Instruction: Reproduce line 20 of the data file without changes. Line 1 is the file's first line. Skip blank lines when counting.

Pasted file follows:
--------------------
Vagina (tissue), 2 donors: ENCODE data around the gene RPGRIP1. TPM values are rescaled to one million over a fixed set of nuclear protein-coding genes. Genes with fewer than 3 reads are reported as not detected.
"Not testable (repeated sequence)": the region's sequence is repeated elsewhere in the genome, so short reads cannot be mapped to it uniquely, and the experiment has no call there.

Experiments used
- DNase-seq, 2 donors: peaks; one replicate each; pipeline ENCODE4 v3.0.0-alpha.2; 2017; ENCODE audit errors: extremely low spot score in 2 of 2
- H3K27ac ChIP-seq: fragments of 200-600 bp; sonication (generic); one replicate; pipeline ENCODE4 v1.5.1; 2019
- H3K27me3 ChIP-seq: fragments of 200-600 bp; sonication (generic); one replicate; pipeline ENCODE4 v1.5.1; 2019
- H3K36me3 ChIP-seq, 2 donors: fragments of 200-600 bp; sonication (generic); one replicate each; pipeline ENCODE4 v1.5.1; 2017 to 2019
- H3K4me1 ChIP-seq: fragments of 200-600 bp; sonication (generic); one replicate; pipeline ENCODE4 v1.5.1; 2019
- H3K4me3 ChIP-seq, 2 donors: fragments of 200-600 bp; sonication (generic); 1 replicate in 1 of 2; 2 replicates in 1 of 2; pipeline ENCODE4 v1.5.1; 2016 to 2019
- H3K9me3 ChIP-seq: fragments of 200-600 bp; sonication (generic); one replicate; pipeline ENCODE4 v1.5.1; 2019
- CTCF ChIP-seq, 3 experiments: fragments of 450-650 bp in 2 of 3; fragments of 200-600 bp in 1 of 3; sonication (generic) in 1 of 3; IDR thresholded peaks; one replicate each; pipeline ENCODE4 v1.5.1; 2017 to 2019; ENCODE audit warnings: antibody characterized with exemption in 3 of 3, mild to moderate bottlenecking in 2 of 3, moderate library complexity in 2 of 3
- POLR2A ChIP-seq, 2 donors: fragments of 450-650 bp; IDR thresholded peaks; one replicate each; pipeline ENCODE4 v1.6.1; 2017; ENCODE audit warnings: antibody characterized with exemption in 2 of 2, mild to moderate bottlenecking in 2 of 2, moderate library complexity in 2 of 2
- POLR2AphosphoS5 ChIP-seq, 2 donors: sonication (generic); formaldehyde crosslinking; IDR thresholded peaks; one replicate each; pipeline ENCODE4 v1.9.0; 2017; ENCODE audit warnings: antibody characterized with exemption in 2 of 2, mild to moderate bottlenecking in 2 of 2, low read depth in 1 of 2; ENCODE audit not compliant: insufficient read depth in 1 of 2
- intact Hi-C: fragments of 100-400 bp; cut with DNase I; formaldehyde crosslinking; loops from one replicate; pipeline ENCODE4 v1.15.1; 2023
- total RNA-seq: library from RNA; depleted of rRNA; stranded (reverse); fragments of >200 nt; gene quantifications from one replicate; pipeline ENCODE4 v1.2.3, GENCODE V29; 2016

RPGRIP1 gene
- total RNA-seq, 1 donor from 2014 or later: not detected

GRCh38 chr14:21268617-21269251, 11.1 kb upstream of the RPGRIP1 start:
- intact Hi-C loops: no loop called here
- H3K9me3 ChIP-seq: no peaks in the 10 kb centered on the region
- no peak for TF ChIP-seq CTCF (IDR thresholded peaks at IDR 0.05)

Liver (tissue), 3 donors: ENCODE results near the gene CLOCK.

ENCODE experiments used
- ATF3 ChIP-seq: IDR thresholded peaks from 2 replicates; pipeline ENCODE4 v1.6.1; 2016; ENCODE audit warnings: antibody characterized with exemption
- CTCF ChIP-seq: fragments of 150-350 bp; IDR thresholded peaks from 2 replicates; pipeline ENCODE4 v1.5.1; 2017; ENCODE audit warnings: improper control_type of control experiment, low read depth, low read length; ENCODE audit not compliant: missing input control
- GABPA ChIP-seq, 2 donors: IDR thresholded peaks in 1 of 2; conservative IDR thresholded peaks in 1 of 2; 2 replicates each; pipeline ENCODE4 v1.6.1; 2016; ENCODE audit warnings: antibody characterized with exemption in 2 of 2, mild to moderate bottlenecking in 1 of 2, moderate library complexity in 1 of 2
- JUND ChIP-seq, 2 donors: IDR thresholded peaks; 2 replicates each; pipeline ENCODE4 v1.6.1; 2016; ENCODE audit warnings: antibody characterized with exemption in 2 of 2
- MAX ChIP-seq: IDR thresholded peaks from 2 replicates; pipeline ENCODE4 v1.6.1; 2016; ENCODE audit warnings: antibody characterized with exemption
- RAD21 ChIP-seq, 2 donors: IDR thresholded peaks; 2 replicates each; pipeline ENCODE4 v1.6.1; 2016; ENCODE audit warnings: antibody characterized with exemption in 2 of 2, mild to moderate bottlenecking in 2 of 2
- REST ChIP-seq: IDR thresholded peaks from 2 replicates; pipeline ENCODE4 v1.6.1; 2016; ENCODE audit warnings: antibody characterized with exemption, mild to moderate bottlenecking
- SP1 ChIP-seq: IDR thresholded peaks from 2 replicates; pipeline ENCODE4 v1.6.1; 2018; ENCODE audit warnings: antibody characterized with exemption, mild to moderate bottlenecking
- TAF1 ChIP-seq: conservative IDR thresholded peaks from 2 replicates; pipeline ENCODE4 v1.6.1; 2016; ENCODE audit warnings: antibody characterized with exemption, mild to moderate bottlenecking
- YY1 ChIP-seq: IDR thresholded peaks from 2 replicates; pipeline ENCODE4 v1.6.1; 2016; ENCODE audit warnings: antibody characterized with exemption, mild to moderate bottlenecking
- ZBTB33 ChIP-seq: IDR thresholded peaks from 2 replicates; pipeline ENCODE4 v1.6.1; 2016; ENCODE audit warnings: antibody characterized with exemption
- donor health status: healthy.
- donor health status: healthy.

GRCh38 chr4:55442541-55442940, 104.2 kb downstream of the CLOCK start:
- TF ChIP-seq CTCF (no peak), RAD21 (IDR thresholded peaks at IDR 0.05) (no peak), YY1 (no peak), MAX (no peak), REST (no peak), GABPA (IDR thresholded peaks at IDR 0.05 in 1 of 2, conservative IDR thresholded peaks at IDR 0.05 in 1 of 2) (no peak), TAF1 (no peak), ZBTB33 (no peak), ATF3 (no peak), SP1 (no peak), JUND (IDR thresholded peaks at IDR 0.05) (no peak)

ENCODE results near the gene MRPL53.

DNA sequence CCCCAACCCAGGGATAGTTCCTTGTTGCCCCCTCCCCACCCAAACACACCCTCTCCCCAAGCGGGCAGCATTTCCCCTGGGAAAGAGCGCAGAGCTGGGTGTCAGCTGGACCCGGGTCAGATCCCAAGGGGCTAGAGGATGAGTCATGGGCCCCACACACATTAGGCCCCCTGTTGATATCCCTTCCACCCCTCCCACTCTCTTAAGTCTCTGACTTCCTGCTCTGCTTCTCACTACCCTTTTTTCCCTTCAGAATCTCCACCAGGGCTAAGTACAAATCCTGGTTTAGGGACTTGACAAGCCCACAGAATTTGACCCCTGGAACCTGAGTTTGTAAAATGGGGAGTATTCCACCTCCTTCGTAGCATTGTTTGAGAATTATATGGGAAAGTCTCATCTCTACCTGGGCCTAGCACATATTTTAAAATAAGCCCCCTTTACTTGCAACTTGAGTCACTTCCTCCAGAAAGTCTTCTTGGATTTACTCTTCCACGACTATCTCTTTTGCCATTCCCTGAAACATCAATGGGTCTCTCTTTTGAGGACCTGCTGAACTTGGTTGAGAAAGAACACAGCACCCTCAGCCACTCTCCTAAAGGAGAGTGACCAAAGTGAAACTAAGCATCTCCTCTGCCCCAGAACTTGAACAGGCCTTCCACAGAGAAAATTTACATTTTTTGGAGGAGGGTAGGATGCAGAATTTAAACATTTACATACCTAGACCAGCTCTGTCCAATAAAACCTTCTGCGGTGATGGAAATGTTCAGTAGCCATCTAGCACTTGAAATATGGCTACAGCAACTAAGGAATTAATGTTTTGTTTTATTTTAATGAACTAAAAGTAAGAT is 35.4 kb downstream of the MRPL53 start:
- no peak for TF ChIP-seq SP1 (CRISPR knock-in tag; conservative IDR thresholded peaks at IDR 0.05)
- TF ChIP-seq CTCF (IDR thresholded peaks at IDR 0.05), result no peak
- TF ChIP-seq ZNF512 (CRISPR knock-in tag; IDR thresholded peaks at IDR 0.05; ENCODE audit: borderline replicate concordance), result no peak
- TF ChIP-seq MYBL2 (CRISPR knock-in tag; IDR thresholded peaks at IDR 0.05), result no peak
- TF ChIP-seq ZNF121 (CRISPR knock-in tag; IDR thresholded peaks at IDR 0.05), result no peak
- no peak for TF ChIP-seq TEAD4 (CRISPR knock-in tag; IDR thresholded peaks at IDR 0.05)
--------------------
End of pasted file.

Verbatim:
- H3K9me3 ChIP-seq: no peaks in the 10 kb centered on the region